Are you leading a digital transformation? If so, does it emphasise customer experience and revenue growth or operational efficiency? If both, how do you balance the two? For us, revenue growth is paramount. Luckily, we provide tools for IT so there is a high value on demonstrating how we can transform the business with our own product. I guess you could say it is somewhat more balanced than most companies.

Describe the maturity of your digital business. For example, do you have KPIs to quantify the value of IT? At BetterCloud, we have a Tech Scorecard for each department. It measures how they are using automation, leveraging data and grades the department’s tech stack. We use these scorecards to help build a roadmap to mature each department's technical capability.

What does good culture fit look like in your organisation? How do you cultivate it? It’s part of the employee experience during their entire time at BetterCloud. We implement a values interview process. It is part of the bi-annual review process. We have a Slack channel where people post when teammates demonstrate the key cultural values and put them into action. At the end of the month, the ELT selects people who most effectively demonstrated our cultural values with Crushing IT awards presented in our all-hands meeting. 

What roles or skills are you finding (or anticipate to be) the most difficult to fill? Application Security people and compliance. It’s not just difficult to find the right skill level, it’s also costing crazy amounts of money. Most important is that every role needs an ability to automate. Just about every job has some aspect of automation - which means everyone will need at least light coding ability. That greatly increases their ability to execute. Marketing people need to automate. Every person on our security team can write code. Everyone needs both domain knowledge and the technical knowledge to take it to the next level. Those are the people I want to hire, and they are hard to find these days. 

What's the best career advice you ever received? The CEO of Peoplenet, the first company I worked for, often reminded me to do two things. Listen more, and talk less. He also encouraged me to take an empathetic approach before making decisions, especially when coming in as a new leader.

Do you have a succession plan? If so, discuss the importance of and challenges with training up high-performing staff. It’s harder to talk about succession in a smaller company, where resources are more constrained, and so much is about getting the right leaders in place. As CIO, I really encourage my leaders to operate without me. They should be able to do that, to handle execution, and I should be somewhat external and visionary.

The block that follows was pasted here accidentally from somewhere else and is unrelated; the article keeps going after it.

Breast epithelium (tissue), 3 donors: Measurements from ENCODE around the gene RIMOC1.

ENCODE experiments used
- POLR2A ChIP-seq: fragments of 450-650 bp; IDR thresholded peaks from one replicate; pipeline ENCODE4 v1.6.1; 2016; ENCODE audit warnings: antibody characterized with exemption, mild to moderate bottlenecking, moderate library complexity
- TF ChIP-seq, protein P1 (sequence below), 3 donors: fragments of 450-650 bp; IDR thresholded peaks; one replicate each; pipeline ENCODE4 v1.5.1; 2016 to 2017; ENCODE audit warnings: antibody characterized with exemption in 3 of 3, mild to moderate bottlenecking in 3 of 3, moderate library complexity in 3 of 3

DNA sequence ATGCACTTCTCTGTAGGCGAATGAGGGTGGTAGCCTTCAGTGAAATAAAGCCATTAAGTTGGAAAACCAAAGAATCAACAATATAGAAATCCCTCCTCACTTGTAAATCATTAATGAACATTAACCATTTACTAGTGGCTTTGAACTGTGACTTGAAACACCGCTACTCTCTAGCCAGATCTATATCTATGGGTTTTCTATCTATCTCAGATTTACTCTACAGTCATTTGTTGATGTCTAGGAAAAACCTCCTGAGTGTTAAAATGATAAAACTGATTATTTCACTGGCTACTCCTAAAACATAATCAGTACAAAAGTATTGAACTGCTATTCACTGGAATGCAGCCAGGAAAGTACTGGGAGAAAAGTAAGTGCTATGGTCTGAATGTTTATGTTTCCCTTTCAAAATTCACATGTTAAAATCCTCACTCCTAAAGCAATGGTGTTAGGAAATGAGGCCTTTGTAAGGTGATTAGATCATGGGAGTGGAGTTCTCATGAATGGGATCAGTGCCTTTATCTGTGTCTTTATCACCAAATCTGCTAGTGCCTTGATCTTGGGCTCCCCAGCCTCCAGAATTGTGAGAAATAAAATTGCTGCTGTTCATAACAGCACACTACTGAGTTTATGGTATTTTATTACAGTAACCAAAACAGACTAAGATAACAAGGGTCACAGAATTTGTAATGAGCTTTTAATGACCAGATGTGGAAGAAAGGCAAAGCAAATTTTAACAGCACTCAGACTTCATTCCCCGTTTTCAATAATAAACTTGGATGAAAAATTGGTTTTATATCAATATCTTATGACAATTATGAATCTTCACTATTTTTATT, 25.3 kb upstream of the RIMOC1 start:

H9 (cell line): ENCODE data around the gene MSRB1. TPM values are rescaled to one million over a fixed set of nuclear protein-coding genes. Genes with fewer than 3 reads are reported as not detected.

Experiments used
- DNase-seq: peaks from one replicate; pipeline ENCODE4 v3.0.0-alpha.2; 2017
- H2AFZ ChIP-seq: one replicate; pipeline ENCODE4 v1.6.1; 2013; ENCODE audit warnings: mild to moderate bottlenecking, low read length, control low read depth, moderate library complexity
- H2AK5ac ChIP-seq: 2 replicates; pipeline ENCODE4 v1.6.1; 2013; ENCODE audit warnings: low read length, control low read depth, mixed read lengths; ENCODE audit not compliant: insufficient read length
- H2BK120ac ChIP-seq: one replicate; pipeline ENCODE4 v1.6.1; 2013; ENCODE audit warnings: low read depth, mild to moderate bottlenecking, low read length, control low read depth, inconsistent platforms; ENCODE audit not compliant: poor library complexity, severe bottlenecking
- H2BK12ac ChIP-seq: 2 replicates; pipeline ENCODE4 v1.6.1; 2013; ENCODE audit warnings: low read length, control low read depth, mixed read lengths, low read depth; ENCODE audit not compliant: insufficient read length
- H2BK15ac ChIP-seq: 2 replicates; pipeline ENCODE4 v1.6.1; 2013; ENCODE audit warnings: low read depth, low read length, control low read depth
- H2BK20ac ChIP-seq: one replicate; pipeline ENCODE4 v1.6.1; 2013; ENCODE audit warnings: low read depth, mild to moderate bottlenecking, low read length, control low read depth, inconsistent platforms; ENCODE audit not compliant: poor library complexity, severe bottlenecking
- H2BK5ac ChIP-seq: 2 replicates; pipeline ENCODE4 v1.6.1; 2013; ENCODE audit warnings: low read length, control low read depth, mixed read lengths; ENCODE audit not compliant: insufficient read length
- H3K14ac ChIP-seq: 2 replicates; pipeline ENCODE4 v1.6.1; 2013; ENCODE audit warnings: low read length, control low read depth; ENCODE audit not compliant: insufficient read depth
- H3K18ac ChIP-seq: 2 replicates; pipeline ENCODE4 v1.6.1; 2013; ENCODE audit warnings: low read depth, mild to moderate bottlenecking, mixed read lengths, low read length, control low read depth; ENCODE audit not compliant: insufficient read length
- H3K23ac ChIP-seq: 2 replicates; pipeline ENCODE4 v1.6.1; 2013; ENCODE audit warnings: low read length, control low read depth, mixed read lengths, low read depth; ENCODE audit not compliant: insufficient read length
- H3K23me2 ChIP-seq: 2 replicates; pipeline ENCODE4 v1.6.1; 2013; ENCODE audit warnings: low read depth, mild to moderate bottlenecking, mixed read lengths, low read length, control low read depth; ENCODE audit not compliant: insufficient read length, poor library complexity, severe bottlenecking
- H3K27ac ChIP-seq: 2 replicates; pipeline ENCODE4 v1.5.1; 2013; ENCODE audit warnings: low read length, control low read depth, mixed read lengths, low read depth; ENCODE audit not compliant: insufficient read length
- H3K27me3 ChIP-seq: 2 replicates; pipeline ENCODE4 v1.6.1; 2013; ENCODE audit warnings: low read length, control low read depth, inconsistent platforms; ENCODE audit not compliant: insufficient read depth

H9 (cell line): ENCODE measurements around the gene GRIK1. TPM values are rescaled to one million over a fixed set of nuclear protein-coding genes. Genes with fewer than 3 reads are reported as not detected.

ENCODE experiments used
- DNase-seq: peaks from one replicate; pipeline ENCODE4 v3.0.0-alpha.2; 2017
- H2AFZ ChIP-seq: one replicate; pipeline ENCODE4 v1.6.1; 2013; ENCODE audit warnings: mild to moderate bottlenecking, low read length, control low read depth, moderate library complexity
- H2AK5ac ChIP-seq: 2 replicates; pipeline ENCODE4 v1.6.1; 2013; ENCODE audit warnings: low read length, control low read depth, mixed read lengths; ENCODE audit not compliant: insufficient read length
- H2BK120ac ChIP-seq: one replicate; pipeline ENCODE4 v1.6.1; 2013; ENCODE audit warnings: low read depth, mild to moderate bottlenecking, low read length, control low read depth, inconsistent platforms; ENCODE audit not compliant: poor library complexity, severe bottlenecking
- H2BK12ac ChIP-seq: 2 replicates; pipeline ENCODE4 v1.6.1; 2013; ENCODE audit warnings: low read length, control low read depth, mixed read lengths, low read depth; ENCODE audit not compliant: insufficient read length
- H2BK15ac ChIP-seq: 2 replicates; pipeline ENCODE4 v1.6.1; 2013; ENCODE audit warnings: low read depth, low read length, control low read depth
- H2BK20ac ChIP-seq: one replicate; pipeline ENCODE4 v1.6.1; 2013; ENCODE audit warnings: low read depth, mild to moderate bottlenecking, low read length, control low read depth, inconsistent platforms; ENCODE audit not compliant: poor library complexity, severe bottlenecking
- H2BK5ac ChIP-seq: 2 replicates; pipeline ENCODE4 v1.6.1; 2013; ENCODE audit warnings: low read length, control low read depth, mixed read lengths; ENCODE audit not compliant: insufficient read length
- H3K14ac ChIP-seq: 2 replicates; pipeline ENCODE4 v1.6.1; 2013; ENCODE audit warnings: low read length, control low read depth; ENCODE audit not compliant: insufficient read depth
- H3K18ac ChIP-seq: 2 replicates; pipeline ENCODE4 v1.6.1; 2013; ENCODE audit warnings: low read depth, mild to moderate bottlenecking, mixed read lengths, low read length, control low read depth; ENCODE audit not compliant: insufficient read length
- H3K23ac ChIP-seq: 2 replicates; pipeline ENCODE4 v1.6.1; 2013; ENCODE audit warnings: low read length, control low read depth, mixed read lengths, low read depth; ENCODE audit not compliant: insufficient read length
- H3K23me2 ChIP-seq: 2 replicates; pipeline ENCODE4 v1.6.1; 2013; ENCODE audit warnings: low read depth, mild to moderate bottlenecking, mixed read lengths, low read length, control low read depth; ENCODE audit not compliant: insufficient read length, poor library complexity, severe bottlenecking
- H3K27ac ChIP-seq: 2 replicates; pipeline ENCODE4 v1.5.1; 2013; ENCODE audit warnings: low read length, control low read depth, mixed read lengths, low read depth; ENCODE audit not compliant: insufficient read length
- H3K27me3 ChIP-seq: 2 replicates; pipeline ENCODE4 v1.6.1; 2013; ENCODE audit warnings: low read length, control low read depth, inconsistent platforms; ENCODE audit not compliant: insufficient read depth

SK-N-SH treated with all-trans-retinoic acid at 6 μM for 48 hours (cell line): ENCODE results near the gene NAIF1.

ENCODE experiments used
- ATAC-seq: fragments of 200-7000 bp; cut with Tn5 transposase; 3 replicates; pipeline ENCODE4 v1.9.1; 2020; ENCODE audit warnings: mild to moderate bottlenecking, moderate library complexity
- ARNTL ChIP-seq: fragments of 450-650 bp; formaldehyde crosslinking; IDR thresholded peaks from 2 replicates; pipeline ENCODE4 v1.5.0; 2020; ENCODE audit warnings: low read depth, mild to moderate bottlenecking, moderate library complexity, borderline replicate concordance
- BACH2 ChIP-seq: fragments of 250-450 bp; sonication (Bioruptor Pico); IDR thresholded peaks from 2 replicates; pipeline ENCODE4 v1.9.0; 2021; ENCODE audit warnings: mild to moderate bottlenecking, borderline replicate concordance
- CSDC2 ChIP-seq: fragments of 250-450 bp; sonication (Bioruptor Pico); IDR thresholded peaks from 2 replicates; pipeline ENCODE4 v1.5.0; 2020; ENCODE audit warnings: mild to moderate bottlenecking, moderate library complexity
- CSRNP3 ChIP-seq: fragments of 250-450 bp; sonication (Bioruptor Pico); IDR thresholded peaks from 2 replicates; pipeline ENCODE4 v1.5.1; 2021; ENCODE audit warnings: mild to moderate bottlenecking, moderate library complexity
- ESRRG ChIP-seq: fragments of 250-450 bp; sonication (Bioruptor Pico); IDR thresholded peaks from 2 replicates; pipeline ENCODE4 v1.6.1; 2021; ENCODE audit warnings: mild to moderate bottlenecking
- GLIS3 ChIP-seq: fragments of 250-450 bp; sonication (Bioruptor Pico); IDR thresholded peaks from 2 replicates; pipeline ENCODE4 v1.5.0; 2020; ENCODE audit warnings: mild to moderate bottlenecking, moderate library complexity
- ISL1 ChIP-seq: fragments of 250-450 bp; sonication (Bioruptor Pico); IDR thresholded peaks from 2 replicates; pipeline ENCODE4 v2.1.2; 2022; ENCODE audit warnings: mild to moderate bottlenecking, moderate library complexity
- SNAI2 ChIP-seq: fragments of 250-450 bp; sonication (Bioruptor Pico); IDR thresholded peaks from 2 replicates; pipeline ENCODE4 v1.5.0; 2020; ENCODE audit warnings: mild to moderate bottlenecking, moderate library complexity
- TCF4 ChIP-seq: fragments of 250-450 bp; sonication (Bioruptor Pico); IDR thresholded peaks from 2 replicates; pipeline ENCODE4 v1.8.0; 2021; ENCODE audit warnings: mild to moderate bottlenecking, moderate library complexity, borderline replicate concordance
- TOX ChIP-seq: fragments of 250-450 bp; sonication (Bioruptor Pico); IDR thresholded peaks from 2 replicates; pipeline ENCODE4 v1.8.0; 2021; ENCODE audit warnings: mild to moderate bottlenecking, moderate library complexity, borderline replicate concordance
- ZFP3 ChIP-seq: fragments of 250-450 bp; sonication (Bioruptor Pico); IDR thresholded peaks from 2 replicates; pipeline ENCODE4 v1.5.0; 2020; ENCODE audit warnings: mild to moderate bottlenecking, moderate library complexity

What advice would you give to aspiring IT leaders? Understand the business, and have specific business goals, not just IT goals. Tie your work back to business results. Also, very important, IT leaders need to build the relationships to execute cross functionally. 

What has been your greatest career achievement? At Peoplenet, our infrastructure ran at just 3% of revenue with 99.99% uptime. At other companies, that would be 10% or even 20%, with much poorer uptime.  Our business worked because we were really good at running infrastructure, responsible for paying billions in payroll. To achieve that, we used very cutting edge technology. I like to push the limits at the bleeding edge. Actually, the CEO once asked me, “Do your hands always have to be bleeding? Why are you always handling cutting edge tech?” 

Looking back with 20:20 hindsight, what would you have done differently? I would have focused early in my career on becoming a better communicator. That would have made me more successful in certain areas. It’s possible to get far ahead in technology, but to bridge the gap with where we currently are, leaders need to share a vision of where it’s going. 

What are you reading now? I’m reading a biography on Beethoven.

Most people don't know that I… love art. Modern art in particular.

In my spare time, I like to…First off, playing with my kids; I have 7-year old twins. I recently got back into skateboarding. For athletics, I play a lot of soccer, and for an executive sport, I do play golf. And yes, I am honest about my handicap.

Ask me to do anything but… be disloyal. I am highly loyal – to a fault.